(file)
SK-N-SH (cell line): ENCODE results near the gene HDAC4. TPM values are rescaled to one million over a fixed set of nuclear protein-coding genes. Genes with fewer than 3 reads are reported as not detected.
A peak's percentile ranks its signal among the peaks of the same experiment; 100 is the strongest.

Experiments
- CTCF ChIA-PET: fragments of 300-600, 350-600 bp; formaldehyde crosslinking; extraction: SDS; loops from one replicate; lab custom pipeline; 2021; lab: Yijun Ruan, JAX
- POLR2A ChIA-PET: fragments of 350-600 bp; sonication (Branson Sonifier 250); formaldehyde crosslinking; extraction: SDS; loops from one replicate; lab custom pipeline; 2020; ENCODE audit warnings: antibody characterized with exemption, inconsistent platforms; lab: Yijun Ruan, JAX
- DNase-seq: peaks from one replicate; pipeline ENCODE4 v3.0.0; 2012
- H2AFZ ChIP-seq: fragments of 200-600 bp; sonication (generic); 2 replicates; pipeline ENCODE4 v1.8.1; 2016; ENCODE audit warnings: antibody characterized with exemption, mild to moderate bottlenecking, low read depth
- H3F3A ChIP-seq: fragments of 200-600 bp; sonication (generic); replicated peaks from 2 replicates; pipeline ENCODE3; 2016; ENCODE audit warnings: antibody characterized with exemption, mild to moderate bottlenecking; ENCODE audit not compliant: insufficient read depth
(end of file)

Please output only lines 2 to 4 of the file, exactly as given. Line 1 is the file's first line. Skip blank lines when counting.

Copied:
A peak's percentile ranks its signal among the peaks of the same experiment; 100 is the strongest.

Experiments
- CTCF ChIA-PET: fragments of 300-600, 350-600 bp; formaldehyde crosslinking; extraction: SDS; loops from one replicate; lab custom pipeline; 2021; lab: Yijun Ruan, JAX